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Hugo

Last updated on June 17, 2021

He was my partner in crime since Wednesday Web Jam session #5 on gamification. Together, we designed “Hugo’s quest”, an adventure game for facilitating an online workshop. I admired his approach, because he chose avatars right from the beginning, created the Zoom J and the master of ceremony as new roles that we would need in online facilitation. Since that session in April 2020, he has been a regular visitor, and I was happy to get my own personal “Hello partner!” greeting every time he showed up.

Hugo likes to work in trendy cafés. When people appear on screen on a Wednesday at five, he always looks as if he had come straight from the beach, a bit worn out from the wind, and with some sunlight on his face. He took me for breakfast to his favourite café, and what I didn’t know before getting there, is how beautiful the environment is: the view to the sea, fisherman’s art on the roundabout that separates Porto from Matozinhos, the Parque de Cidade (one of the most beautiful parks ever, if you ask me) – a place to let go and enjoy life.

Hugo is a trained electro-technical engineer, but soon realized that it was not his destination to work in a big company. And since he is a great fan of serendipidy, when Katja introduced him to Design Thinking, that was it. Now, he works in consulting with a Design Thinking mindset and approach. He takes the fail-fast-and-fail-often attitude very seriously. His “personal lab” for experimentation is the city of Porto’s Cidade de Profissões, where he teaches students from local schools and the university: creativity, Design Thinking, application trainings. This is how he secures a constant flow of innovative energy – to the good of both parties.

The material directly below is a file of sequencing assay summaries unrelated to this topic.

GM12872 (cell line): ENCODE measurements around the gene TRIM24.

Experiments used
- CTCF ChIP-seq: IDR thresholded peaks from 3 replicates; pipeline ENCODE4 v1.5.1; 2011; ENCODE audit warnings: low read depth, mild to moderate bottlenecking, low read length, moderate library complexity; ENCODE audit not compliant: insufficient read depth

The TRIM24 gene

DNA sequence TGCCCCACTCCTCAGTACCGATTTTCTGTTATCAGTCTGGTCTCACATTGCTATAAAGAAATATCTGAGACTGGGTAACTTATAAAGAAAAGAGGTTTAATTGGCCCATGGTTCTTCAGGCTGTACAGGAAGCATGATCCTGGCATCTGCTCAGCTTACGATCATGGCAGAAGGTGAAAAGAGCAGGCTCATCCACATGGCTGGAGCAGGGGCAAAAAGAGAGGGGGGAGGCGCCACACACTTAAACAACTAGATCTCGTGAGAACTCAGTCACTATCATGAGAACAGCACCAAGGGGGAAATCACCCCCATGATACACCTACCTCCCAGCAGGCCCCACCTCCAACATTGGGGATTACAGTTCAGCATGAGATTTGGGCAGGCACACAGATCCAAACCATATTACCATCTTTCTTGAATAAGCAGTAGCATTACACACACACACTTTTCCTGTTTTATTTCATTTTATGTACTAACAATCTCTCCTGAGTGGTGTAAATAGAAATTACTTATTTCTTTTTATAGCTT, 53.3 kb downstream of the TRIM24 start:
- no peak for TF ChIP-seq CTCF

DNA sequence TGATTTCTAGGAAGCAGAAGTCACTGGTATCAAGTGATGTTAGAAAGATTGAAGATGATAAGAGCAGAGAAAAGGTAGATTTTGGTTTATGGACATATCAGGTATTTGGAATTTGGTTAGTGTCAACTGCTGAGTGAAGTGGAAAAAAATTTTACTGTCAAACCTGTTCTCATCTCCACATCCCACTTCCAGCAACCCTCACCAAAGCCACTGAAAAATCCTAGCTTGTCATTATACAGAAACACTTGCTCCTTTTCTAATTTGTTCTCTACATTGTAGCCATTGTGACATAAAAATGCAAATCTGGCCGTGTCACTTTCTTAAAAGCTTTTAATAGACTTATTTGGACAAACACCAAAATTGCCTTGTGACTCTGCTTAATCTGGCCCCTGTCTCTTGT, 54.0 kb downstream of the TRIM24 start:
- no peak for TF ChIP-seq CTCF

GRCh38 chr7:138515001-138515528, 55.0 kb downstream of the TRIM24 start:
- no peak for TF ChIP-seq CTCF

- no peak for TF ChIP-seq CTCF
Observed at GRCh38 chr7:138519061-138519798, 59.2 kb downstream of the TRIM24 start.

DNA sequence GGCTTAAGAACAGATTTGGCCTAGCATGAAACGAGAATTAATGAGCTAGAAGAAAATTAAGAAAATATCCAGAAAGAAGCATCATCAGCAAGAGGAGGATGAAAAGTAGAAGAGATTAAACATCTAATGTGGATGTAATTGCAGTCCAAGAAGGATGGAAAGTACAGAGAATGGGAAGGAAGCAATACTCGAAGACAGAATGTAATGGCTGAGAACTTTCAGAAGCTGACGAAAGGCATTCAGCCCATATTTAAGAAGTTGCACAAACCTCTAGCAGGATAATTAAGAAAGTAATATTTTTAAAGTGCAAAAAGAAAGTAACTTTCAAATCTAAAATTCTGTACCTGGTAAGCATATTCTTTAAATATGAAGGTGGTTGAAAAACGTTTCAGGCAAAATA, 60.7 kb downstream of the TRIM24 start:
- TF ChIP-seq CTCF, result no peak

Portugal seems to have a much more relaxed and inclusive way to treat people of colour, compared to where I come from. This is another learning, and Hugo’s personal story is proof for it. People from Angola and Mozambique are seen, he says, to be “natural Portuguese”, once they choose to live in the country. Hugo’s parents were among the so called “retornados“, who came back to Portugal in the 70s after living in Angola for many years. To them, it seemed like going back from New York to a peasant society, as Angola was a lot more advanced, both intellectually and economically, in contrast to Portugal under the dictatorship of Marcelo Caetano.

So, changing perspectives, playing around, using all his senses, is a natural thing for Hugo. He plays the tourist at times and speaks English to his Portuguese fellow people. Sometimes, he does it as a reaction to someone offering him drugs on the street – funnily enough, because the former competitive swimmer will hardly even touch alcohol.

Why don’t you have a look for yourselves? For example at his blog, where Hugo writes about leadership, transformation, creativity and coaching. Apart from this, his new website is coming soon.

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